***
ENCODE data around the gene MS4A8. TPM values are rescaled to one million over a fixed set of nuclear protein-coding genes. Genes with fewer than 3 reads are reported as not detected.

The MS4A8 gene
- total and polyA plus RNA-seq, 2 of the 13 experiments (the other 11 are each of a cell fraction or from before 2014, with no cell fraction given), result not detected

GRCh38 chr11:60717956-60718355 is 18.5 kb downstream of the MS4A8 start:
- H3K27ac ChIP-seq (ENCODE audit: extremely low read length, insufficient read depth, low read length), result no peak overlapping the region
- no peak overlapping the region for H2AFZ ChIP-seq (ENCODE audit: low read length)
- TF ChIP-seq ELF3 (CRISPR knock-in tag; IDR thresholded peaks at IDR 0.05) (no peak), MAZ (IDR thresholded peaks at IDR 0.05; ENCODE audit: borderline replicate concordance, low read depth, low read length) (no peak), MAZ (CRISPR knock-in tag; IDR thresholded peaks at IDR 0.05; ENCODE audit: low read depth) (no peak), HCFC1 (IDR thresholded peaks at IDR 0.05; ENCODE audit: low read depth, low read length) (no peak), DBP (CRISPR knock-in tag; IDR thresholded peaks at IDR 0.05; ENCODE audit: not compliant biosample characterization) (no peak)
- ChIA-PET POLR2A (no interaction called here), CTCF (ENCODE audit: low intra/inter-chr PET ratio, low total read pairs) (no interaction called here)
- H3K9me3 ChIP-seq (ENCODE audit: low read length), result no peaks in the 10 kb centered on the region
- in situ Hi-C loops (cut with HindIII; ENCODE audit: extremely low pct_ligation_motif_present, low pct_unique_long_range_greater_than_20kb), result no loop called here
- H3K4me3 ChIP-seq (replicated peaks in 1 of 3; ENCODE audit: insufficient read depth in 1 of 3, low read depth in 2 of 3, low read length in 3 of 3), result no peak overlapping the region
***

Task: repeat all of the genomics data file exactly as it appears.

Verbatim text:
ENCODE data around the gene MS4A8. TPM values are rescaled to one million over a fixed set of nuclear protein-coding genes. Genes with fewer than 3 reads are reported as not detected.

The MS4A8 gene
- total and polyA plus RNA-seq, 2 of the 13 experiments (the other 11 are each of a cell fraction or from before 2014, with no cell fraction given), result not detected

GRCh38 chr11:60717956-60718355 is 18.5 kb downstream of the MS4A8 start:
- H3K27ac ChIP-seq (ENCODE audit: extremely low read length, insufficient read depth, low read length), result no peak overlapping the region
- no peak overlapping the region for H2AFZ ChIP-seq (ENCODE audit: low read length)
- TF ChIP-seq ELF3 (CRISPR knock-in tag; IDR thresholded peaks at IDR 0.05) (no peak), MAZ (IDR thresholded peaks at IDR 0.05; ENCODE audit: borderline replicate concordance, low read depth, low read length) (no peak), MAZ (CRISPR knock-in tag; IDR thresholded peaks at IDR 0.05; ENCODE audit: low read depth) (no peak), HCFC1 (IDR thresholded peaks at IDR 0.05; ENCODE audit: low read depth, low read length) (no peak), DBP (CRISPR knock-in tag; IDR thresholded peaks at IDR 0.05; ENCODE audit: not compliant biosample characterization) (no peak)
- ChIA-PET POLR2A (no interaction called here), CTCF (ENCODE audit: low intra/inter-chr PET ratio, low total read pairs) (no interaction called here)
- H3K9me3 ChIP-seq (ENCODE audit: low read length), result no peaks in the 10 kb centered on the region
- in situ Hi-C loops (cut with HindIII; ENCODE audit: extremely low pct_ligation_motif_present, low pct_unique_long_range_greater_than_20kb), result no loop called here
- H3K4me3 ChIP-seq (replicated peaks in 1 of 3; ENCODE audit: insufficient read depth in 1 of 3, low read depth in 2 of 3, low read length in 3 of 3), result no peak overlapping the region